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Bryant Walker Smith


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Bryant Walker Smith is an assistant professor in the School of Law and (by courtesy) in the School of Engineering at the University of South Carolina. He is also an affiliate scholar at the Center for Internet and Society at Stanford Law School, chair of the Emerging Technology Law Committee of the Transportation Research Board of the National Academies, and a member of the New York Bar. Bryant's research focuses on risk (particularly tort law and product liability), technology (automation and connectivity), and mobility (safety and regulation). As an internationally recognized expert on the law of self-driving vehicles, Bryant taught the first-ever course on this topic and is regularly consulted by government, industry, and media. His recent article, Proximity-Driven Liability, argues that commercial sellers' growing information about, access to, and control over their products, product users, and product uses could significantly expand their point-of-sale and post-sale obligations toward people endangered by those products. Before joining the University of South Carolina, Bryant led the legal aspects of automated driving program at Stanford University, clerked for the Hon. Evan J. Wallach at the United States Court of International Trade, and worked as a fellow at the European Bank for Reconstruction and Development. He holds both an LL.M. in International Legal Studies and a J.D. (cum laude) from New York University School of Law and a B.S. in civil engineering from the University of Wisconsin. Prior to his legal career, Bryant worked as a transportation engineer. Bryant's publications are available at newlypossible.org.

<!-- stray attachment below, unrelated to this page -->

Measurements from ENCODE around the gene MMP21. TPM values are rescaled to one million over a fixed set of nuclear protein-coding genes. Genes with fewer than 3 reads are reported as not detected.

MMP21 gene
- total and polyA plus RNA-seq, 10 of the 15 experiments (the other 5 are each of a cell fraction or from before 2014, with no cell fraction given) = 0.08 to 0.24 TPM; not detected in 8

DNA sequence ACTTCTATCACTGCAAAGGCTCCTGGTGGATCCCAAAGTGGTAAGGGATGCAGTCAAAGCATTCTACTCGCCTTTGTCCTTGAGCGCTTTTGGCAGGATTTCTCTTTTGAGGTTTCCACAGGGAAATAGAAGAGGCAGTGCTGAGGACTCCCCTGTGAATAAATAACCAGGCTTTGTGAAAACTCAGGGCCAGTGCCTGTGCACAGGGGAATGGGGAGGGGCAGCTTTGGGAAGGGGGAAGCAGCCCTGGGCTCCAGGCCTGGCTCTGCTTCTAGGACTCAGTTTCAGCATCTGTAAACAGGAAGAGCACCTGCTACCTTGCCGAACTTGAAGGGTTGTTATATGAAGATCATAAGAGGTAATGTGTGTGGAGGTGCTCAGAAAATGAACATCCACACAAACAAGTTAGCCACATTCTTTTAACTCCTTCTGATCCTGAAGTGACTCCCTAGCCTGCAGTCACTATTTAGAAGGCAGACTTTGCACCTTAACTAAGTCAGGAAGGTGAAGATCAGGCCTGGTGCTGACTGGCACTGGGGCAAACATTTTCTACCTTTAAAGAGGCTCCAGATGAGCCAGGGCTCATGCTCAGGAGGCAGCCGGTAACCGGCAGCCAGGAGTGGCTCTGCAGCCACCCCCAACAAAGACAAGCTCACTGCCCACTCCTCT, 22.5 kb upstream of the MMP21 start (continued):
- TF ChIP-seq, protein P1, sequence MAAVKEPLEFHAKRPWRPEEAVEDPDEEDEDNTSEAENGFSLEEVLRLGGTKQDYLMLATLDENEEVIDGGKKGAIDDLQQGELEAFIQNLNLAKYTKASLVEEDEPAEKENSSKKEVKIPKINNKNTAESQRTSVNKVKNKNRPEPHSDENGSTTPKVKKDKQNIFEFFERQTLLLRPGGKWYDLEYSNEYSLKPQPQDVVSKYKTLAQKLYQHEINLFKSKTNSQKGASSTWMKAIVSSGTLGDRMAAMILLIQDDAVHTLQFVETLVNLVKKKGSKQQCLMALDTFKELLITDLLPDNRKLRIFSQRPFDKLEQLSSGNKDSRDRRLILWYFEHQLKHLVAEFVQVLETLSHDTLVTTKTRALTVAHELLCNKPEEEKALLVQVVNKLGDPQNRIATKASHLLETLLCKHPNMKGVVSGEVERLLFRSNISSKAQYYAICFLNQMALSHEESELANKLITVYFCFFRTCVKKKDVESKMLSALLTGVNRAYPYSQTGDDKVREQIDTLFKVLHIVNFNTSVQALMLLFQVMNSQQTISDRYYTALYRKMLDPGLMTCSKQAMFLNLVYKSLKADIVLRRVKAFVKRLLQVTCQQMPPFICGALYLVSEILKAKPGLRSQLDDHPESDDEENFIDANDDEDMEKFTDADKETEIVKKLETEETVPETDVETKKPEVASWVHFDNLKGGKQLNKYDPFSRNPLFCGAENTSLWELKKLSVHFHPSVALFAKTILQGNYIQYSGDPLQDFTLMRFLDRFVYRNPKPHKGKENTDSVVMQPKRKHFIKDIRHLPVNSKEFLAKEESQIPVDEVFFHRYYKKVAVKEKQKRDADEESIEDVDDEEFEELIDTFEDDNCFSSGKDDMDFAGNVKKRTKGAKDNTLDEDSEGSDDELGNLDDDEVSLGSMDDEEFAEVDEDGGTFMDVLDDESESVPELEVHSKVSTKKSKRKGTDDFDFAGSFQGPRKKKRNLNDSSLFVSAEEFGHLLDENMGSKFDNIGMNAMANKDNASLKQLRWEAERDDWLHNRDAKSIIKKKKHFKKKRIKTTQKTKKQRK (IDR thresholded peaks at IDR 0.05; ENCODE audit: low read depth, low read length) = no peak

Source: Tesla

Tesla can do better than its current public response to the recent fatal crash involving one of its vehicles. I would like to see more introspection, credibility, and nuance.

by   -   October 31, 2017

My previous post on the House and Senate automated driving bills (HB 3388 and SB 1885) concluded by noting that, in addition to the federal government, states and the municipalities within them also play an important role in regulating road safety.

by   -   October 27, 2017

Bills being considered by Congress deserve our attention—but not our full attention. To wit: When it comes to safety-related regulation of automated driving, existing law is at least as important as the bills currently in Congress (HB 3388 and SB 1885). Understanding why involves examining all the ways that the developer of an automated driving system might deploy its system in accordance with federal law as well as all the ways that governments might regulate that system. And this examination reveals some critical surprises.

How Governments Can Promote Automated Driving recommended that governments conduct “legal audits” to “identify and analyze every statute and regulation that could apply adversely or ambiguously to automated driving.” Automated Vehicles Are Probably Legal in the United States attempted this nationwide, and now the authors of Georgia’s HB 248 have produced a bill that (while not perfect) reflects a thoughtful effort to do the same in that state.

Source: Uber
Source: Uber

Uber is testing its self-proclaimed “self-driving” vehicles on California roads without complying with the testing requirements of California’s automated driving law. California’s Department of Motor Vehicles says that Uber is breaking that law; Uber says it’s not. The DMV is correct.

by   -   September 26, 2016

self_driving_Robocar_autonomous_car_spedometer_accelerate_needle_speed